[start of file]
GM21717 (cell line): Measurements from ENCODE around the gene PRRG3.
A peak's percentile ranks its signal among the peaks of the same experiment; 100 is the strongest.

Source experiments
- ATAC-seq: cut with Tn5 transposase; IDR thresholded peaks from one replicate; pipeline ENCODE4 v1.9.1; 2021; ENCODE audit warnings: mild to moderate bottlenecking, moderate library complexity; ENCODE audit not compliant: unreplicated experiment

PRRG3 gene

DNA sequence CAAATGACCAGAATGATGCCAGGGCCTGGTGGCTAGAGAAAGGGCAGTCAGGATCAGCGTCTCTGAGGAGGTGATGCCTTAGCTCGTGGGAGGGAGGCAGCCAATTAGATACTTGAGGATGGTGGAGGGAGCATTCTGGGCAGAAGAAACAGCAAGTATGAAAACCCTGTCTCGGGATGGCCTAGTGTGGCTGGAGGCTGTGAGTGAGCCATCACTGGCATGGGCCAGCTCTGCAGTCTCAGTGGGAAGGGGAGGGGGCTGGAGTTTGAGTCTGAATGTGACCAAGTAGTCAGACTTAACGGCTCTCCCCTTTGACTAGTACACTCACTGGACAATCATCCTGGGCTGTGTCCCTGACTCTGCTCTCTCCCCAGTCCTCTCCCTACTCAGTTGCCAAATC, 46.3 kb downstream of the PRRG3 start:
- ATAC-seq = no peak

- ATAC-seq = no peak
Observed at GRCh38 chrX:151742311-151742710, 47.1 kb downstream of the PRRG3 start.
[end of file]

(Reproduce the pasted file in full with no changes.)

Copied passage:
GM21717 (cell line): Measurements from ENCODE around the gene PRRG3.
A peak's percentile ranks its signal among the peaks of the same experiment; 100 is the strongest.

Source experiments
- ATAC-seq: cut with Tn5 transposase; IDR thresholded peaks from one replicate; pipeline ENCODE4 v1.9.1; 2021; ENCODE audit warnings: mild to moderate bottlenecking, moderate library complexity; ENCODE audit not compliant: unreplicated experiment

PRRG3 gene

DNA sequence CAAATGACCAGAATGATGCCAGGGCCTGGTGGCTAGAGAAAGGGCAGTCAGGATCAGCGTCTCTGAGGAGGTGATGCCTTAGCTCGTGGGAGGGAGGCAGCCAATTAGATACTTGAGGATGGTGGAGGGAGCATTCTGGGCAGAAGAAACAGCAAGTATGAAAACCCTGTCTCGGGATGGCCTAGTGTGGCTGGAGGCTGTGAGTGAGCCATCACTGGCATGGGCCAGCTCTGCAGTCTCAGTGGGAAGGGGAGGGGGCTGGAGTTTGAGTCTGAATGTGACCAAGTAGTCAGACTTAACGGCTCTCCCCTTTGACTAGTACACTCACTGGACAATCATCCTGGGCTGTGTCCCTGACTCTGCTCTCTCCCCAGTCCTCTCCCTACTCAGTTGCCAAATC, 46.3 kb downstream of the PRRG3 start:
- ATAC-seq = no peak

- ATAC-seq = no peak
Observed at GRCh38 chrX:151742311-151742710, 47.1 kb downstream of the PRRG3 start.